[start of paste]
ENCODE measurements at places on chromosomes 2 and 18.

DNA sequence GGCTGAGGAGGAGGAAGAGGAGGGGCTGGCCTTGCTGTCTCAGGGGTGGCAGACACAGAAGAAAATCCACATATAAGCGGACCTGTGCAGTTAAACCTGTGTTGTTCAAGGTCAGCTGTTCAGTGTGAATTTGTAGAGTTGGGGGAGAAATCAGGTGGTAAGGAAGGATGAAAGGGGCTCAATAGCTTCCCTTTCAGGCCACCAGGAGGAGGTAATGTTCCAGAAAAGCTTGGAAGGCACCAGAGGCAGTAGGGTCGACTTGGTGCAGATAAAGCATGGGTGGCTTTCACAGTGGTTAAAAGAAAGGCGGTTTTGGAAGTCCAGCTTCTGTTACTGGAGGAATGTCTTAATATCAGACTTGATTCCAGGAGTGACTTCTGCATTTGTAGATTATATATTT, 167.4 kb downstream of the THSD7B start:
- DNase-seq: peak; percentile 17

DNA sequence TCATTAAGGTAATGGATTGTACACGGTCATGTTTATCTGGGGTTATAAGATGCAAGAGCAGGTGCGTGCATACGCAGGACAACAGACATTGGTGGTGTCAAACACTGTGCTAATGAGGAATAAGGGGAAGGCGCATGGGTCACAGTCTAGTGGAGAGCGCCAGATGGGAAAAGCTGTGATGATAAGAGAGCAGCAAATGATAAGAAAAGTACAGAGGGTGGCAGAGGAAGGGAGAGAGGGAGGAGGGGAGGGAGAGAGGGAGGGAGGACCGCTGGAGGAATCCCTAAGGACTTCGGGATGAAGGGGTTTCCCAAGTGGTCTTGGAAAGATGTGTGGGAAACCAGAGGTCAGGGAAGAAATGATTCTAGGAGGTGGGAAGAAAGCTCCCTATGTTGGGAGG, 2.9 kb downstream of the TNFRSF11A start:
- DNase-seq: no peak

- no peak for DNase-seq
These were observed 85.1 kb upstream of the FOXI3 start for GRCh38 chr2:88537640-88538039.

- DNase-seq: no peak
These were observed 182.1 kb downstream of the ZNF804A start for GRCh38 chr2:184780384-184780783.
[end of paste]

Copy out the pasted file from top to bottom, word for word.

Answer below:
ENCODE measurements at places on chromosomes 2 and 18.

DNA sequence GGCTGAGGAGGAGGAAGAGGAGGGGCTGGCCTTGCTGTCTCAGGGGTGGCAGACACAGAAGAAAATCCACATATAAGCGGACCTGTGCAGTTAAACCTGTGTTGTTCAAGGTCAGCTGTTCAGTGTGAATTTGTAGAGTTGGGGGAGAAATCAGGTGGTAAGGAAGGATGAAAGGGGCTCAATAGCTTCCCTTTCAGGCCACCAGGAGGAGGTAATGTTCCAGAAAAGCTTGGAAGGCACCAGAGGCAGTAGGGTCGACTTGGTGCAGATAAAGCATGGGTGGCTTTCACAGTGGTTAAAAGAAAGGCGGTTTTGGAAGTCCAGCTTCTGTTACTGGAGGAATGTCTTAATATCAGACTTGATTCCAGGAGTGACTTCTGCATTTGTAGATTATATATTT, 167.4 kb downstream of the THSD7B start:
- DNase-seq: peak; percentile 17

DNA sequence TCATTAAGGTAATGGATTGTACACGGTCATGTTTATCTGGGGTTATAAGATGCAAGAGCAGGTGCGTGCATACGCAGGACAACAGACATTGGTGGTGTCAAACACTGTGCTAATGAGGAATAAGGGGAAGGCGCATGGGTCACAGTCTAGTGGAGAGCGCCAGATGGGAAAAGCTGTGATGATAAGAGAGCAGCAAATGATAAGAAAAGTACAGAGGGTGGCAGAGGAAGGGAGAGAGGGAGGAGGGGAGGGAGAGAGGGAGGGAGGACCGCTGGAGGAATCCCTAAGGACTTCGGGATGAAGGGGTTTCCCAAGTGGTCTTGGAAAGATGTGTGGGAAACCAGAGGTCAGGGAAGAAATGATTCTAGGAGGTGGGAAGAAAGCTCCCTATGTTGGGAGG, 2.9 kb downstream of the TNFRSF11A start:
- DNase-seq: no peak

- no peak for DNase-seq
These were observed 85.1 kb upstream of the FOXI3 start for GRCh38 chr2:88537640-88538039.

- DNase-seq: no peak
These were observed 182.1 kb downstream of the ZNF804A start for GRCh38 chr2:184780384-184780783.